After some experimentation, I am leaning to the conclusion that to produce a good spin, a racquet must be powerful. Powerful is not the same a stiff. I've seen plenty of racquets which are stiff and dead at the same time ( meaning no power ). Soft also does not mean power-less. Head PT630 and Volkl C10 are very soft, and yet also powerful. I am not sure what it is that makes the racquet return the power back to the ball, but whatever it is, you need a lot of it. Otherwise the racquet head speed needs to increase ~4X to get you the same trajectory you had before. This much acceleration increase may be too much of a jump, too radical for recreational players.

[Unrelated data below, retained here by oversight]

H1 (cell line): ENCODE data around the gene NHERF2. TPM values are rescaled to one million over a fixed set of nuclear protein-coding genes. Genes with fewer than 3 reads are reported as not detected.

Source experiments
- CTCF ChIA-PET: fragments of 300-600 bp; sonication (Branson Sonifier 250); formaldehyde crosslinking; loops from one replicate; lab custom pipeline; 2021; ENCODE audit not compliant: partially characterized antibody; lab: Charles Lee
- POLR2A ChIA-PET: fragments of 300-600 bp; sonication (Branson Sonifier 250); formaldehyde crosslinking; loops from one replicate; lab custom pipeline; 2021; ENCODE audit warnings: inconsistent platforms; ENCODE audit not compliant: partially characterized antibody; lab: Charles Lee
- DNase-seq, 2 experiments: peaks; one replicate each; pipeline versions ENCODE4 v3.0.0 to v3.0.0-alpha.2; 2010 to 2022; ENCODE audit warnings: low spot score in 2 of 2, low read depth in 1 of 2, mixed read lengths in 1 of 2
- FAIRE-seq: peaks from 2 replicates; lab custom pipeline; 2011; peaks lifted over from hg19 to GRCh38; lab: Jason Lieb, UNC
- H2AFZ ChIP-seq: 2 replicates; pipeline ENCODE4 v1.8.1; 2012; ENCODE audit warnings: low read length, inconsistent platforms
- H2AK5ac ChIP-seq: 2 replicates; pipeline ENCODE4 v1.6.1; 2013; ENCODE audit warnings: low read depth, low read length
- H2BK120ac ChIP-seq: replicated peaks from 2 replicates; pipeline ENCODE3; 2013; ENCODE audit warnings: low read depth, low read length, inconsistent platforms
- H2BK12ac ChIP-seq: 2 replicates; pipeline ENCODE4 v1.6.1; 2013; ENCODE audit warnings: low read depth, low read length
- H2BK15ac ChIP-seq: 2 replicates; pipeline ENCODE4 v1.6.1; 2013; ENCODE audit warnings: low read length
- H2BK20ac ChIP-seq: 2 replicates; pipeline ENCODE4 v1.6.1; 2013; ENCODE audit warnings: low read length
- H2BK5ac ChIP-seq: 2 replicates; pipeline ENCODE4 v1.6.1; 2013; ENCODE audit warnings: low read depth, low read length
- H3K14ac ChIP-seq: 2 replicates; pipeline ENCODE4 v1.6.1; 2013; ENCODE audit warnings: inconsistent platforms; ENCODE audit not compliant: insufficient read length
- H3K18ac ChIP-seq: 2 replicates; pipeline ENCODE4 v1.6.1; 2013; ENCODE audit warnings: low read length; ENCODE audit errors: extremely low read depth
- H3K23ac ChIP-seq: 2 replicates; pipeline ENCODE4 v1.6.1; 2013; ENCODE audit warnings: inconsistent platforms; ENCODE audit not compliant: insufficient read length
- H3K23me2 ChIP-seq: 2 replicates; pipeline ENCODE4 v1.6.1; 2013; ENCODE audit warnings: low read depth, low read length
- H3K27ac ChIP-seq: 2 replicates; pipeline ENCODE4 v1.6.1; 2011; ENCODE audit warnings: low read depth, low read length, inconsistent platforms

Its either this, or your racquet power needs to increase 4X. If you go with a new powerful racquet, you'll need to slow down your existing flat shots about 4 times to account for the new extra power. Or, if you stick with your current racquet, you'll need to produce violent bursts of head speed to produce some proper spin.
Neither of these adjustments are particularly easy to master, let alone mix successfully into one game. This is probably why for those adventurous people who want to diversify their game, it ends up just "a little bit of extra spin" here, a little bit of "flat" there. And this is probably why the majority of people play one style only -- either flat all the time, or spin all the time.